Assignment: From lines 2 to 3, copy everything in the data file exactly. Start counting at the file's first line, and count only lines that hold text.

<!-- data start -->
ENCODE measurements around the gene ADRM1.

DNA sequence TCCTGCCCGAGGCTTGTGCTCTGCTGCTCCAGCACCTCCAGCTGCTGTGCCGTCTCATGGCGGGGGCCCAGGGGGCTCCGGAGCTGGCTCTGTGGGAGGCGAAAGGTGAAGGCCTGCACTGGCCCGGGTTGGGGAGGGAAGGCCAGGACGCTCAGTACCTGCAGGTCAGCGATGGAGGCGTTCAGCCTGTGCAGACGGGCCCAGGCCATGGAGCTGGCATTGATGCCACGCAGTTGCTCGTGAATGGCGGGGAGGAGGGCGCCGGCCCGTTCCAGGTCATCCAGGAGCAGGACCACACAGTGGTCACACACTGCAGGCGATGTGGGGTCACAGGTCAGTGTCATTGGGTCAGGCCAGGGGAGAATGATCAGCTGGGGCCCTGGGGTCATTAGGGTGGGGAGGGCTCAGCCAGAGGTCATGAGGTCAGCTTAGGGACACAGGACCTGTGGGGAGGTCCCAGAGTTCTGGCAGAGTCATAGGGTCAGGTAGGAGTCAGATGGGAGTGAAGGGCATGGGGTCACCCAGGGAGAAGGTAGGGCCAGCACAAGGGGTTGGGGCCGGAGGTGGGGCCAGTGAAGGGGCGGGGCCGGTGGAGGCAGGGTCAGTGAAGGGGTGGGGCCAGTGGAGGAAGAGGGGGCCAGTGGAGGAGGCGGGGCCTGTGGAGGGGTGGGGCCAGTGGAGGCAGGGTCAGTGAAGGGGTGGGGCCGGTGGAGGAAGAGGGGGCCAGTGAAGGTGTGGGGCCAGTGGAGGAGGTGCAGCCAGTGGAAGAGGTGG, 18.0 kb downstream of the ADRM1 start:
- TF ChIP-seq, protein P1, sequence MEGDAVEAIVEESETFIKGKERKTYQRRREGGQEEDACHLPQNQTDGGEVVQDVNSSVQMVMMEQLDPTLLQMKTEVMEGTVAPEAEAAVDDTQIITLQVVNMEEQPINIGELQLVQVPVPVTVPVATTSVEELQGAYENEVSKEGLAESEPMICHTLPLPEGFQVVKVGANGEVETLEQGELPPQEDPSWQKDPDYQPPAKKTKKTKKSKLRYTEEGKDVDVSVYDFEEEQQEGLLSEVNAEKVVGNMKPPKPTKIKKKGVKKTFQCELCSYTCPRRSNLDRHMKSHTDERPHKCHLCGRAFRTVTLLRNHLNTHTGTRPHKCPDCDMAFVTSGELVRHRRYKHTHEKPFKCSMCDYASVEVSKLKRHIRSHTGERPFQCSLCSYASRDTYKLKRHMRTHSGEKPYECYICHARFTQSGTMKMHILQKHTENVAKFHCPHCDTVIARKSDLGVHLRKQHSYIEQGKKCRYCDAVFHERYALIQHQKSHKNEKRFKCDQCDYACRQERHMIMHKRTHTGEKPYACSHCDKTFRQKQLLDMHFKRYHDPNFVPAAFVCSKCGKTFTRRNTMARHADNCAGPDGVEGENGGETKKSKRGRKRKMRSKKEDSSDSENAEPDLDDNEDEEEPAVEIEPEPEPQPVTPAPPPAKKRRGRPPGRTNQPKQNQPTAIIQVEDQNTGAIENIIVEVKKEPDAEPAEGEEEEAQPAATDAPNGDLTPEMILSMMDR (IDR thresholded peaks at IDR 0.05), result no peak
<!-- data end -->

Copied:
DNA sequence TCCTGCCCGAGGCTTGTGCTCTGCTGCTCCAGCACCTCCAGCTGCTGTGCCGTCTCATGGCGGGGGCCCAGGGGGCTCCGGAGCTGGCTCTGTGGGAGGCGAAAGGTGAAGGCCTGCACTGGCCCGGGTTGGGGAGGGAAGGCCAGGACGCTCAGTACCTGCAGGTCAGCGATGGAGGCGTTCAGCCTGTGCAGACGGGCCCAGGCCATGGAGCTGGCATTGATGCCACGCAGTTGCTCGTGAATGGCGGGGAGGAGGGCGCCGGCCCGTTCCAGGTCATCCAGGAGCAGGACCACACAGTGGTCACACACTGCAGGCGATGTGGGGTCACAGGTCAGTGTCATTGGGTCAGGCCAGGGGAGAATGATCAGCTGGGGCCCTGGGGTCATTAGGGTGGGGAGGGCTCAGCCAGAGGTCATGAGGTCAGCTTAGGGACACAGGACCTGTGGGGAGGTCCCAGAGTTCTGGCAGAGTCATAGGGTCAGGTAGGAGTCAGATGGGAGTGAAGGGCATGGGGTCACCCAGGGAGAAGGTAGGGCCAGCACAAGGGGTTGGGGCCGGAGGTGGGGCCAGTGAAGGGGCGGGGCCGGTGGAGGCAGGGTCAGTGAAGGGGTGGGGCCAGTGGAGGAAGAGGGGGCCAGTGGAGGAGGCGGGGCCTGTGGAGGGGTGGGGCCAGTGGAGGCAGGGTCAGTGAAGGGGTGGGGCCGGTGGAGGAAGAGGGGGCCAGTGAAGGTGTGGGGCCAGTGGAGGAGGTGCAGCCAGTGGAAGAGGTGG, 18.0 kb downstream of the ADRM1 start:
- TF ChIP-seq, protein P1, sequence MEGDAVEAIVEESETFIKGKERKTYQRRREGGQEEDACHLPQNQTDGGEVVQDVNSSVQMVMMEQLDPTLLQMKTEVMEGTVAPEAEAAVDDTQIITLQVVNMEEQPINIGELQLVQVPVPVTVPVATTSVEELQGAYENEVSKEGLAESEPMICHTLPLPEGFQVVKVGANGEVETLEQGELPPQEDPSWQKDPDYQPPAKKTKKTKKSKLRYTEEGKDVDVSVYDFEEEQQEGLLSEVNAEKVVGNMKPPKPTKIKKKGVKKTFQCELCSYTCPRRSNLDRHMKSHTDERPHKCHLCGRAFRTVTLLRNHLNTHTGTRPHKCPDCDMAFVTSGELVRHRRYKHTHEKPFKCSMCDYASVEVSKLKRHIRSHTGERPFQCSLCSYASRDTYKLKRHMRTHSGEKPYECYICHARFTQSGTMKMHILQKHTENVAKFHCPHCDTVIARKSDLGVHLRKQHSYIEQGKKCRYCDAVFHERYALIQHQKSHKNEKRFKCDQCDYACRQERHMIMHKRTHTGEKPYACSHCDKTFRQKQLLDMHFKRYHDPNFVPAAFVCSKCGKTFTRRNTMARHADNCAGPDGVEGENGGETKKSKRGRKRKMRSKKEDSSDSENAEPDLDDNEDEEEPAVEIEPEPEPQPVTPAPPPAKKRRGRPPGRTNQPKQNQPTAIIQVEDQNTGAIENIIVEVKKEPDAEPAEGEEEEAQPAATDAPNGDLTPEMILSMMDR (IDR thresholded peaks at IDR 0.05), result no peak